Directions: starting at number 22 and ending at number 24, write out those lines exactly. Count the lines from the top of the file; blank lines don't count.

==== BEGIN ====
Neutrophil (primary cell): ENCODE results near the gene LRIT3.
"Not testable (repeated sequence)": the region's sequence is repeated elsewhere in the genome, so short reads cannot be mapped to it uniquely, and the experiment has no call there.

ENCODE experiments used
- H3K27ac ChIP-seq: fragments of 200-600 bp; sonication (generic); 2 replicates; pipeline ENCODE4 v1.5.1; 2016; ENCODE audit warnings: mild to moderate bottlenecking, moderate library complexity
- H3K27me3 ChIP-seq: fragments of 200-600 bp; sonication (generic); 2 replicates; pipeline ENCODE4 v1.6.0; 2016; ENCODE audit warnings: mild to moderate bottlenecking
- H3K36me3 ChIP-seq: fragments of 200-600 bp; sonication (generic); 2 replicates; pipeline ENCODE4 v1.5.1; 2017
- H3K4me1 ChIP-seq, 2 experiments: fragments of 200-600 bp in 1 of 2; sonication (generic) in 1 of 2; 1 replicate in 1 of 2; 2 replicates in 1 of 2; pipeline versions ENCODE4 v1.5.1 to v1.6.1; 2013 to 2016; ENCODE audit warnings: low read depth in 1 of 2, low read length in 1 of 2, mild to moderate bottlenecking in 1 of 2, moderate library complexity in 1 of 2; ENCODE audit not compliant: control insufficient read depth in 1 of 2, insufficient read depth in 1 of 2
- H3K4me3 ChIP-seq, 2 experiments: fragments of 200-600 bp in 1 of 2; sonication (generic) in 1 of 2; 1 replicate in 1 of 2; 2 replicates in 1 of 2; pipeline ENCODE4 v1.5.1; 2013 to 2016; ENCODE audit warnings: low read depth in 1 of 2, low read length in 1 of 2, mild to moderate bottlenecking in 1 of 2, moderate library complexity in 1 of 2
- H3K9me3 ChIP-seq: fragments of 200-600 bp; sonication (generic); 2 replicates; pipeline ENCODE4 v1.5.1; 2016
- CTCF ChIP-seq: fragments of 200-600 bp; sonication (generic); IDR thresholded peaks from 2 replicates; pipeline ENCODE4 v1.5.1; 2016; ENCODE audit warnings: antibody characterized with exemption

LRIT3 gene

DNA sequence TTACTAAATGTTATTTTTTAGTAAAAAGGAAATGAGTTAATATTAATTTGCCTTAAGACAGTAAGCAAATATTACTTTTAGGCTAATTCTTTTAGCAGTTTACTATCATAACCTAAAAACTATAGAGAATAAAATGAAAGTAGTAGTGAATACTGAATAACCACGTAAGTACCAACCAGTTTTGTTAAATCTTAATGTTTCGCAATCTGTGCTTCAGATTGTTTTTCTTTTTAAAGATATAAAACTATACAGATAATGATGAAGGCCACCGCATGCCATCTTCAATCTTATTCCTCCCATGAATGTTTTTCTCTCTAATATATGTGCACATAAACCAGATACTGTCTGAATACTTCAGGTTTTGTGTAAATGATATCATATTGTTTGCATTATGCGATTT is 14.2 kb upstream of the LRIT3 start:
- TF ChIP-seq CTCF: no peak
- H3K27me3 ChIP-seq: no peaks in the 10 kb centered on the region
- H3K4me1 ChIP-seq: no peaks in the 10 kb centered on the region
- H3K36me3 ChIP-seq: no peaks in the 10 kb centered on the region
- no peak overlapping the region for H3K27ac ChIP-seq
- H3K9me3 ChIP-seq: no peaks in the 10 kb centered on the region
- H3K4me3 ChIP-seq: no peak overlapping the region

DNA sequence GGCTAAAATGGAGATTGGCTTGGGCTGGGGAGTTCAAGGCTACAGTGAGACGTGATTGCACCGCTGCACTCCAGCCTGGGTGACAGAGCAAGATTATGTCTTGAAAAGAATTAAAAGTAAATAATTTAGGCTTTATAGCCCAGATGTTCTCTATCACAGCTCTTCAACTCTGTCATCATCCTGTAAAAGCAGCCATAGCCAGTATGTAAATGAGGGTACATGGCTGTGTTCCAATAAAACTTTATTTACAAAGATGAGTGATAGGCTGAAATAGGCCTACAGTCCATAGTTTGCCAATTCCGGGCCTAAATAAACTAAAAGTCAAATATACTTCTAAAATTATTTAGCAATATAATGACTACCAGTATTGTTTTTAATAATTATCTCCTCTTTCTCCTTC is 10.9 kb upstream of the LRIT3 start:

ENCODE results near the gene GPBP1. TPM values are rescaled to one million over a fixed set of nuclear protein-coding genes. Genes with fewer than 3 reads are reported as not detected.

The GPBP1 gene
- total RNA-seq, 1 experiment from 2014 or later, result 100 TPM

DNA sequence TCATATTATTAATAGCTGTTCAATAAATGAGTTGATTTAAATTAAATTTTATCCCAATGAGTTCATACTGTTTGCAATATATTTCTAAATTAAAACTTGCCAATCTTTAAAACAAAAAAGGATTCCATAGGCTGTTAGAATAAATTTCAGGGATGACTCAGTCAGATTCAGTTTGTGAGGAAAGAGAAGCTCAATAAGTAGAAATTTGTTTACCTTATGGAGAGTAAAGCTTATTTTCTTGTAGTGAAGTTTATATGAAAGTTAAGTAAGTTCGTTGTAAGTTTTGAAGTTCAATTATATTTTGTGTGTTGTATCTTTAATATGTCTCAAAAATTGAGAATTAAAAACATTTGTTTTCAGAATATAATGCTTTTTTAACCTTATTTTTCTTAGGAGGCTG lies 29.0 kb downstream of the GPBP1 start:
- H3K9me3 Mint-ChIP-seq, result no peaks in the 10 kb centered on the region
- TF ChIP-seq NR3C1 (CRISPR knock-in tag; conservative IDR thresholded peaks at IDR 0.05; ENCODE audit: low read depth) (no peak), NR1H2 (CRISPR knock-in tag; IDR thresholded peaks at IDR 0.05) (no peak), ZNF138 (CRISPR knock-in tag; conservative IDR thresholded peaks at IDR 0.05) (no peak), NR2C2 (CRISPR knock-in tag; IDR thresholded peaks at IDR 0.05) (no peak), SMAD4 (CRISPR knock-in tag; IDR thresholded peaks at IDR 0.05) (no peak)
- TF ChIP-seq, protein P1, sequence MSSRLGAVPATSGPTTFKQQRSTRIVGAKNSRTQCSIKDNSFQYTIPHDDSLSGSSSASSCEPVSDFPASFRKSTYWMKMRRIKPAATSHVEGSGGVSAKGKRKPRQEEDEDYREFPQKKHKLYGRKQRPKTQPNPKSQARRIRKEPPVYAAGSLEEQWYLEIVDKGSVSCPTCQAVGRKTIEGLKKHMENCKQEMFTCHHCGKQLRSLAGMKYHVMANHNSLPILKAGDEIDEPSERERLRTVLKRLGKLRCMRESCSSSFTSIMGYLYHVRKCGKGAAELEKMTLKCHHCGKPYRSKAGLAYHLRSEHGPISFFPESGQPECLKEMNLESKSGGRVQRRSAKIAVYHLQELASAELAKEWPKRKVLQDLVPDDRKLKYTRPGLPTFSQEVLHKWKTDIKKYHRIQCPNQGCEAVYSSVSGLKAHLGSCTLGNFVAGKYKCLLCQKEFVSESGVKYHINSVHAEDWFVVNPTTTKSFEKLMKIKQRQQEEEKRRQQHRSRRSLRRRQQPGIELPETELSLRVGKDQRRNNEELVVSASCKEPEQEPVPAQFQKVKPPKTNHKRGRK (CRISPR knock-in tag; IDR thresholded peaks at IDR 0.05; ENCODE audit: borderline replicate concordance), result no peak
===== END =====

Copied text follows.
The GPBP1 gene
- total RNA-seq, 1 experiment from 2014 or later, result 100 TPM

DNA sequence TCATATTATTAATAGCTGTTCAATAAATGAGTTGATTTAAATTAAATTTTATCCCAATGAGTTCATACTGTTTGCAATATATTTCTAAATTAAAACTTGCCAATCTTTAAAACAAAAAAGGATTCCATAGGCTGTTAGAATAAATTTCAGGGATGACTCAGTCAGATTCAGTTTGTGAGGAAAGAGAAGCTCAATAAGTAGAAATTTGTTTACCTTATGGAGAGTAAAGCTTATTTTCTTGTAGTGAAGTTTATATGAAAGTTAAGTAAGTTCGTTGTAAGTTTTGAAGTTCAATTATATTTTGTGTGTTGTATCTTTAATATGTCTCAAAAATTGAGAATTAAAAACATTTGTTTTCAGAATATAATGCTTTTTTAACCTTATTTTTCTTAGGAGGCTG lies 29.0 kb downstream of the GPBP1 start: